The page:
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Let’s Get Physical : Investigative Research on Women’s motivation for Physical Activity Cristina, Trejo; Littlefair, Jane; Porras, Rayla; Greene, Serina Spain; Lu, Rui 2016-04-21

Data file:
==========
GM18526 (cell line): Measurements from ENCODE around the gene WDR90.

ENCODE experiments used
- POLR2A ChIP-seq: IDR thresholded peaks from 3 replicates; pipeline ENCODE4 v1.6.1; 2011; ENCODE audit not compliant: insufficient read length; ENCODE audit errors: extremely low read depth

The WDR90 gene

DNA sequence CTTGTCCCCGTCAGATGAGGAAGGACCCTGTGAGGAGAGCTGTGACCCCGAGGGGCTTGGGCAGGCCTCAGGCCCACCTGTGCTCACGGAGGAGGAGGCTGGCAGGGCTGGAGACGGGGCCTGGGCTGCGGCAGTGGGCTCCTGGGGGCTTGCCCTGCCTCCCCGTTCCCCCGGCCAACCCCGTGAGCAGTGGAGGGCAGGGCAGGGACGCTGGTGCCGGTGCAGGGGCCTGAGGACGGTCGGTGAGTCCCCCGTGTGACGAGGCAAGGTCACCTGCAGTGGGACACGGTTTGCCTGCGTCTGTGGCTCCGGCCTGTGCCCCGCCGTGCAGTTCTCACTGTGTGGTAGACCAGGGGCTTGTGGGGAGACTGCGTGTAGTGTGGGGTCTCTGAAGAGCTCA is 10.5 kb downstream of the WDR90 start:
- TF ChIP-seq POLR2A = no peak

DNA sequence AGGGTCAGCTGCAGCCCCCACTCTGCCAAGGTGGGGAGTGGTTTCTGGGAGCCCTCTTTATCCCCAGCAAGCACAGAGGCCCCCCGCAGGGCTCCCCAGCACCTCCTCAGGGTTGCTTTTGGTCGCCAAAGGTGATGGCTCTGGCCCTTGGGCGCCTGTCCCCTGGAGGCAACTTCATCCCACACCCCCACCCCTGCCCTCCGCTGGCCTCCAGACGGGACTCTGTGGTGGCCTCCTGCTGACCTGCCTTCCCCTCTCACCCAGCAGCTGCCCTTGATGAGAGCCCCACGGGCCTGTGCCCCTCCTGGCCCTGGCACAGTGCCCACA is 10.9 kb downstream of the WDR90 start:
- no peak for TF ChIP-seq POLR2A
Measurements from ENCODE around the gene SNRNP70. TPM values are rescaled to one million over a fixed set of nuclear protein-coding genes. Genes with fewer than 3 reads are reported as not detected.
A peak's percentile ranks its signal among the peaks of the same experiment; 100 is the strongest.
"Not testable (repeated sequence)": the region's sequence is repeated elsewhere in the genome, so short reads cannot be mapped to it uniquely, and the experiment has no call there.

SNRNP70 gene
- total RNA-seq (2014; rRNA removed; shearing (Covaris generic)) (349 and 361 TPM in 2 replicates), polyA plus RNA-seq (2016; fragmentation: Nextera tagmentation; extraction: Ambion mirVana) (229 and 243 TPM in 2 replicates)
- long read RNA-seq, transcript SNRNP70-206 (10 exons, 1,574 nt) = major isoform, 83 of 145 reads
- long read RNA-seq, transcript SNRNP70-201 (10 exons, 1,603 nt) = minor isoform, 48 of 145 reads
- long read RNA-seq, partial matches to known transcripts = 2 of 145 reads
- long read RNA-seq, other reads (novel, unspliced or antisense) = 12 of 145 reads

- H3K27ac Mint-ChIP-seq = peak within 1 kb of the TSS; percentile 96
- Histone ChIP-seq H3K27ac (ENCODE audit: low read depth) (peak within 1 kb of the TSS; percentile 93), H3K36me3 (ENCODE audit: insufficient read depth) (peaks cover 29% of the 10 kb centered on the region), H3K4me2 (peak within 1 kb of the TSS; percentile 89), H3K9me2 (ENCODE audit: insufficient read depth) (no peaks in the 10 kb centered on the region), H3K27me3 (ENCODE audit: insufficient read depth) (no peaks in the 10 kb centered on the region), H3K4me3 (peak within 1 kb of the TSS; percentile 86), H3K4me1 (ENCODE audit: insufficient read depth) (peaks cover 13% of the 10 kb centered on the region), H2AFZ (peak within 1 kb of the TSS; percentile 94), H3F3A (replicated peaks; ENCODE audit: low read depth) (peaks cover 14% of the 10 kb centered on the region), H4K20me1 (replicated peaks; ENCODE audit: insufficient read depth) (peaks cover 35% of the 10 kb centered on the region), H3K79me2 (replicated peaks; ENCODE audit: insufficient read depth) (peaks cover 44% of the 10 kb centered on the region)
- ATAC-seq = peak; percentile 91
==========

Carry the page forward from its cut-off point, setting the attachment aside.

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 UBC Social Ecological Economic Development Studies (SEEDS) Student ReportCristina Trejo Morales, Jane Littlefair, Rayla Porras, Rui Lu, Serina Spain GreeneLet’s Get Physical: Investigative Research on Women’s motivation for Physical ActivityPSYC 321April 21, 201614562089University of British Columbia Disclaimer: “UBC SEEDS Program provides students with the opportunity to share the findings of their studies, as well as their opinions, conclusions and recommendations with the UBC community. The reader should bear in mind that this is a student project/report and is not an official document of UBC. Furthermore readers should bear in mind that these reports may not reflect the current status of activities at UBC. We urge you to contact the research persons mentioned in a report or a SEEDS team representative about the current status of the subject matter of a project/report”.Investigative Research on Women’s motivation for Physical Activity Let’s Get Physical: Investigative Research on Women’s motivation for Physical Activity  By: Cristina Trejo, Jane Littlefair, Rayla Porras, Serina Spain Greene, Rui Lu  Abstract The basis of the research was founded upon with relevance to this main question: What are the main features, besides time and cost that would encourage more participation from UBC female students in physical activity programmes or events at UBC? To guide the research, three specific hypotheses were assessed in regards to this research question by looking at differences between two conditions: those who currently participate in UBC recreation activities and those who are not.  Firstly, analysis of differences in perception towards UBC Recreation was done.  Secondly, factors that motivate students to get involved and to stay involved were assessed. Thirdly, possible changes that UBC recreation could make in order to enhance appeal were more specifically derived.  According to the results, there was significance pertaining to the difference between the boring/fun measures of perception. In regards to initial involvement, health was a determining factor and in regards to continuity of involvement, body goal achievement and the creation of a socially conducive environment were determining factors of this measure. As for areas in need of enhancement, the change that was most requested was increasing activities offered followed by improvements of facilities. Finally, the study’s limitations along with recommendations for future studies are discussed.                        Investigative Research on Women’s motivation for Physical Activity It is largely known that engaging in physical activity reduces stress levels, contributes to an increase in physical strength, and increases the release of endorphins, which triggers positive feelings in the body.  With benefits such as these in mind, it should be clear that regular physical activity should be the norm within the lives of most people. However, in reality, work, social relations and simple lack of time among other factors inhibit the engagement in such activities.   In the case of university students, a study has found only a 38% rate of participation in regular vigorous activity, 20% in regular moderate activity and only a fraction of those represent female students (Kilpatrick et. al, 2005). Fortunately, the participation trends at UBC Recreation are higher with 54% of male students and 46% female students currently involved in physical activities (UBC Recreation, 2015). Given the lower participation rates of women in physical activity, investigating the motivational factors and barriers to physical activity is indeed a contribution towards UBC Recreation.  In order to understand the motivational factors in regards to female participation in UBC Recreation activities, a main research question was investigated: What are the main features, besides time and cost that would encourage more participation from UBC female students in physical activity programmes or events at UBC? To aid in narrowing the prospects of the research, three more specific questions were devised in order to determine distinct factors that can help to identify motivational factors and resolve the existence of barriers: (1) What are the differences in perception of UBC recreation activities between women who are or are not currently involved? (2) What factors encourage women to initiate involvement and which factors promote continuity of involvement? (3) What specific changes would women like to see in regards to UBC Recreation and activities provided? Three hypotheses were constructed in association with three more specific research questions. Firstly, it was hypothesized that participants who are currently involved in UBC recreation activities would perceive such activities as more fun than boring, more pleasant than unpleasant, less competitive than more competitive, and more worthwhile than more of a waste of time.  It was also hypothesized that both conditions would perceive UBC Recreation as being more beneficial than harmful and more useful than not useful. The second hypothesis pertained largely towards female students who are currently involved with UBC Recreation. Based on previous research by Kilpatrick et. al, (2005), it was predicted that the main factors that encourage people to participate in physical activity are whether they are having fun and whether they have the opportunity to socially engage with others.  It was also predicted that health, the feeling of being part of a community, and stress relief would be factors that would encourage women to continue participating in these activities.  Also, with reference to both initial participation and continued participation, it was hypothesized that body goals would be a factor that would greatly influence both.  Thirdly, it was of interest to pinpoint more specific changes that female students who are currently involved in UBC Recreation activities would like to see.  Finally, it was predicted that the changes that would be selected most frequently would be to increase activities offered, increase female only classes, and reduce the amount of open spaces in classes.  Changes that would be selected less frequently would be to increase instructor interactions with students, improve and update facilities, and to make class content less repetitive.         Investigative Research on Women’s motivation for Physical Activity Methods Participants For this study, it was specified that the population sample consisted of female students attending the University of British Columbia in Vancouver. Data was collected from 70 English-speaking female students who were available during daytime hours in one of the three chosen locations namely the AMS Student Nest, Irving K. Barber Learning Center and the UBC recreation center. The age range of 18 - 25 years is thought to represent the majority of students attending University. As an attempt to increase sample size, surveys were also distributed online. This was completed by 20 of the 70 participants in the study. Of those approached, 7 refused to participate mainly due to a commercial conflict of interest. Finally, The purpose of the study was described and verbal consent was received before handing out the surveys.  Conditions The current study comprised of two conditions. The first condition consisted of 19 participants who were currently involved in UBC Recreation activities while the second condition consisted of 51 participants who were currently not involved in any UBC Recreation activity. Each participant was tested individually at one of the three locations. Participants in the first condition completed a survey on the motivational factors that encourage them to participate (see Appendix A) whereas participants in the second condition completed a survey on the possible barriers preventing their participation in physical activity (see Appendix B). In order to get a direct comparison for hypothesis 1, the question on subjective perceptions were mentioned in both surveys.  Measures To analyze the differences in perceptions on UBC Recreation activities, participants from both conditions were asked to rate their perceptions based on six factors. The six factors used to describe participants’ perceptions in relation to sports were noted from a previous study (Kilpatrick, Herbert & Bartholomew, 2005). Using the 7-point likert scale, participants rated the degree they perceived UBC recreation activities as boring/ fun, unpleasant/ pleasant, uncompetitive/ competitive, waste of time/ worthwhile, harmful/ beneficial and useless/ useful (see Appendix A & B). The Statistical Package for Social Sciences (SPSS) was then used to statistically analyze the responses obtained. As this was a between subjects design, an independent t-test was computed to compare participants’ perceptions on UBC Recreation activities.  In the next section, women in the “currently involved in UBC recreation activities” condition were asked to rate the extent to which they agreed each motivational factors contributed to their initial participation and prolonged participation. The ratings were completed on a 5-point likert scale with 1 being “strongly agree” and 5 being “strongly disagree” (see Appendix A). It must be mentioned that the study examined motivational factors that affect physical involvement on two dimensions – get involved and stay involved. The study identified six motivational factors namely health, stress relief, social engagement, enjoyment, to be come part of the UBC community and body achievement. As this part of the study was a within subjects design, a sign test was conducted to highlight the differences in the importance of each motivational factor on the two dimensions of physical involvement.  The last section of the study examined changes and improvements women who are currently involved in UBC Recreation activities desired the most. To assess this, a Investigative Research on Women’s motivation for Physical Activity multiple-choice question was developed outlining 7 potential changes (see Appendix A). An open-ended question was also considered appropriate for this part of the question to offer increased flexibility and consequently provide greater opportunities for probing. A frequency table was created to record the occurrence of responses from the multiple-choice question before converting the data to a pie chart for a more numeric interpretation to identify trends. Upon completion of the analysis, a coding scheme was developed to decode open-ended responses. Data that cannot be coded was analyzed later to determine if they represented a new category or a subcategory of an existing code.  Procedures Participants were contacted directly at one of the three chosen locations by one of the researchers and were given a survey to complete. The survey was developed through the UBC Survey Tool mainly for its advanced features on real-time results sharing and to be easily accessed for online submissions. Prior to completing the survey, participants were asked if they were currently involved in any UBC recreation activity and were assigned to one of the two conditions accordingly. Participants were informed that the survey would take approximately 3 minutes to complete and were instructed to answer all the questions in the survey. The survey consisted of a series of multiple-choice, open-ended and likert scaled questions (see Appendix A & B)  Results An independent-sample t-test was conducted to compare participants’ perceptions of sports in the two independent groups. The analyses revealed that there was a significant difference in the perception scores for fun/boring (see Appendix C). Specifically, perception scores for of women in the “currently not involved in UBC recreation activity” condition (M = 2.78, SD= 2.96) was significantly lower than perception scores of women who are in the “currently involved in UBC recreation activities” condition (M = 5.53, SD = 1.98), t (68) = 3.71, p = .00, d = 3.04, 95% CI [1.27, 4.22]. These results suggest that participation in sports is a strong predictor for women’s perceptions in sports as fun. No significant differences emerged between the two independent groups on the other 5 factors on perceptions. As a result, the hypothesis for perceptions of sports was largely unsupported, though the findings suggested that there was a significant difference for perceptions of sports as fun/boring, no significant differences were found for perceptions of pleasant/ unpleasant, competitive/ uncompetitive and worthwhile/ waste of time as was predicted. To address the second prediction, a sign test was carried out for each motivational factor to assess whether there was a significant difference in the motivational scores on encouraging women to get involved or to stay involved. In this test, the negative differences represent motivation that get participants involved whereas positive differences represent motivation that keep them encouraged to stay involved. As indicated in Graph 2, health is the most crucial factor in initially getting women involved in physical activity at UBC Recreation (see Appendix C. In other words, the test revealed that 4 participants of the 19 participants indicated that health was more important in motivating them to get involved whereas 0 participants indicated that it was an important factor to stay involved. On the other hand, the sign test showed that body goals and social engagement were the highest motivators to continue participation. Being part of UBC community was slightly a stronger motivation to stay involved than to get involved. Investigative Research on Women’s motivation for Physical Activity Equal among both was stress relief and not body goals as previously predicted. More generally, these results highlight that each motivational factor varies in their importance in affecting women’s motivation to get involved and to stay involved. Together, these findings do not support hypothesis 2 because it was predicted that the fun factor and social engagement factor would be important motivators to get involved in physical activity when in fact in was the health factor. Although, being part of the UBC community was more important in encouraging people to continue participating as was predicted, the stress relief factor was equally important in getting people involved and getting people to stay involved in physical activity, which is contrary to what was predicted.   Lastly, a frequency table was conducted to display a summary of responses to the variables for the third prediction. From this a pie chart was constructed to display the distribution of each variable out of 100 percent. As predicted, the increase in activities being offered was selected most frequently (33%) and only 5% of the sample wanted to make the classes less boring (see Appendix C, Graph 3). Further examination revealed that 27% wanted to see improvements and updates in facilities in the UBC recreation center, 20% wanted the increase in instructor and students interaction. Contrary to what was predicted, only 2% wanted the decrease in the amount of open spaces in classes. It is suspected that this may be due to the fact that university students derive substantial psychological benefits, including “feelings of open space”, change of scenery”, and a “place to escape”. Data from the open-ended question revealed that 4 participants desired more fitness classes as a lot of these classes fill up too quickly, 3 participants wanted to have a separate studio that is available and free of charge for stretching and practicing and 2 participants wanted UBC Recreation to organize more one day tournaments to get people involved.  Discussion The purpose of this study was to elicit and understand motivational factors and barriers to physical activity participation in women as previous studies had only made limited attempts to measure these aspects. However, the emergence of relationships and findings from this study certainly warrants further investigation.  To begin with, hypothesis 1 did not support the findings from the independent t-test on women perceptions about UBC Recreation activities. Based on the significance of classes and activities being perceived as ‘more fun’ by female students who are currently involved in UBC Recreation activities, it is advisable to UBC Recreation to conduct a marketing campaign that would sell their activities as ‘fun’ rather than concentrating on ‘skills’ or ‘competition’ to appeal to those who are currently not involved and hopefully promote the perceptions of UBC Recreation activities as ‘fun’. Given the findings, UBC Recreation should find opportunities to discuss issues with students around ways to make classes more fun and enjoyable while increasing body confidence.  Results garnered from the sign test contradicted the proposed predictions on the motivational factors that encourage involvement and prolonged involvement. It is recommended that UBC Recreation should continue their focus on being health oriented to motivate students to get involved. This could be seen in the use of apps to monitor progress, creation of nutrition classes, and awards for body goal achievement to name a few. As social engagement was among the highest in encouraging students to continue participating, UBC Recreation should maintain an environment conductive for social Investigative Research on Women’s motivation for Physical Activity engagement. This could include lounge spaces, introduction times in classes to create friendships, and class activities to encourage socialization.  Lastly, only part of the hypothesis 3 was found in the results. It is highly advised that UBC Recreation introduce new activities into their schedules, as 33% of participants called for this. Accounting for 27% of all responses, it is suggested that UBC Recreation consider updating and improving their facilities particularly in the fitness center. UBC Recreation should also ensure that all staffs and instructors are welcoming and supportive of all students, irrespective of ability, and open-minded and creative in their approach to delivery to enhance the quality of instructor-student interaction.  As with all research, there were many limitations in this study. Without a doubt, the biggest limitation of this study was the small sample size and unequal number of participants in each condition. It is worth mentioning that the study initially collected responses from 100 participants but only 70 of those could be used due to incomplete data. As a result, there is an increased likelihood that the study did not detect a true effect and overestimated the magnitude of associations. Although, the study ran multiple tests on the survey questions, it was noticed that some participants did not understand certain questions and therefore certain responses had to be discarded.  The study also experienced issues with coding for open-ended answers primarily because there was no knowledgeable coder who could code all the transcripts once the coding scheme was established. Looking back at the study, some questions were biasedly posed by the researchers. For instance, the study limited the motivational factors that affect physical activity involvement to only the factors identified. Another issue with this study is the miscommunication with the client resulting in last minute adjustments (see Appendix D). The fact that the client wanted the study to cover all the possible motivational factors and barriers to physical activity was very overwhelming especially given the limited time. Perhaps, a more narrowed study with fewer variables to investigate would have yielded more meaningful results. Finally and unfortunately, the preceding findings make it difficult to arrive at any firm conclusions on the barriers to participation.   The following recommendations for future studies are based upon the findings from this study. Firstly, there remains a need to investigate the barriers to participation on female students who are currently not involved in physical activity. The knowledge gathered from this would help UBC Recreation address and resolve existing barriers. Another recommendation would be to use a chi-square to statistically compare the observed data with data the study expected to obtain. The study encourages future researchers to gather information from more location on campus and record any differences or trends found across the locations. As physical activity is a complex and multifactorial behavior, future research should consider how physical activity differ according to a student’s age, ethnicity, socioeconomic level, and health or fitness status. Moreover, the study recommends future studies to conduct the research in a laboratory setting to prevent distractions from the external environment.             While there were flaws and incongruent results to the hypotheses, this research was still important to do.  The data that was collected can guide the client, UBC Recreation into a positive direction for future research. In conclusion, the study offers a rare opportunity to hear the voices of female students and reveal their attitudes and perceptions to physical activity.   Investigative Research on Women’s motivation for Physical Activity                                               Investigative Research on Women’s motivation for Physical Activity References  Kilpatrick, M., Hebert, E., & Bartholomew, J. (2005). College Students' Motivation for   Physical Activity: Differentiating Men's and Women's Motives for Sport Participation and Exercise. Journal of American College Health, 54(2), 87-94. doi:10.3200/jach.54.2.87-94  UBC Recreation. (2015). [Population of UBC Recreation Participants]. Unpublished raw data. Given to group, Fab Give by UBC Recreation                                        Investigative Research on Women’s motivation for Physical Activity Appendix A  Survey for women who are currently participating in physical activities at UBC Recreation  Investigative Research on Women’s motivation for Physical Activity  Investigative Research on Women’s motivation for Physical Activity  Investigative Research on Women’s motivation for Physical Activity         Investigative Research on Women’s motivation for Physical Activity    Investigative Research on Women’s motivation for Physical Activity  Investigative Research on Women’s motivation for Physical Activity                 Investigative Research on Women’s motivation for Physical Activity Appendix B Investigative Research on Women’s motivation for Physical Activity Survey on women who are currently not involved in any UBC Recreation activities  Investigative Research on Women’s motivation for Physical Activity  Investigative Research on Women’s motivation for Physical Activity  Investigative Research on Women’s motivation for Physical Activity  Investigative Research on Women’s motivation for Physical Activity   Appendix C  Graph 1  Perceptions of UBC Recreation: Women Currently Participating versus Not Participating in UBC Recreation activities.  Investigative Research on Women’s motivation for Physical Activity   Graph 2.  Factors that Initially Motivate People to Get involved versus Keeping them Engaged to Participate.                    Investigative Research on Women’s motivation for Physical Activity   Graph 3  Changes UBC Females Students want to see in UBC Recreation Activities                          Appendix D  Clientele Interaction   Our clients from UBC Recreation were kind, but hard to get a hold of.  After our initial meeting with them, they never replied to our numerous emails or reached out to us independently.  We were originally supposed to receive two fitbits, courtesy of UBC Recreation, as raffle prizes for our survey.  However, since we did not ever hear from them after a few email inquiries about the fitbits, our group decided to use our own money to buy a $50 Visa gift card to use instead.  Our clients also wanted to know many things and had many variables they wanted tested.  Due to being undergraduates and the nature of the research/class (time allowance, resources), we felt very overwhelmed and were thus forced to stretch our research as much as possible in order to accommodate for as many of these variables as we could.  We originally proposed the idea of testing belongingness and self-esteem, but our clients were not supportive of this idea and wanted us to change our research question the very last minute. This was very inefficient and time consuming because we had to discard all the data we previously collected and start a new survey to test the new research question.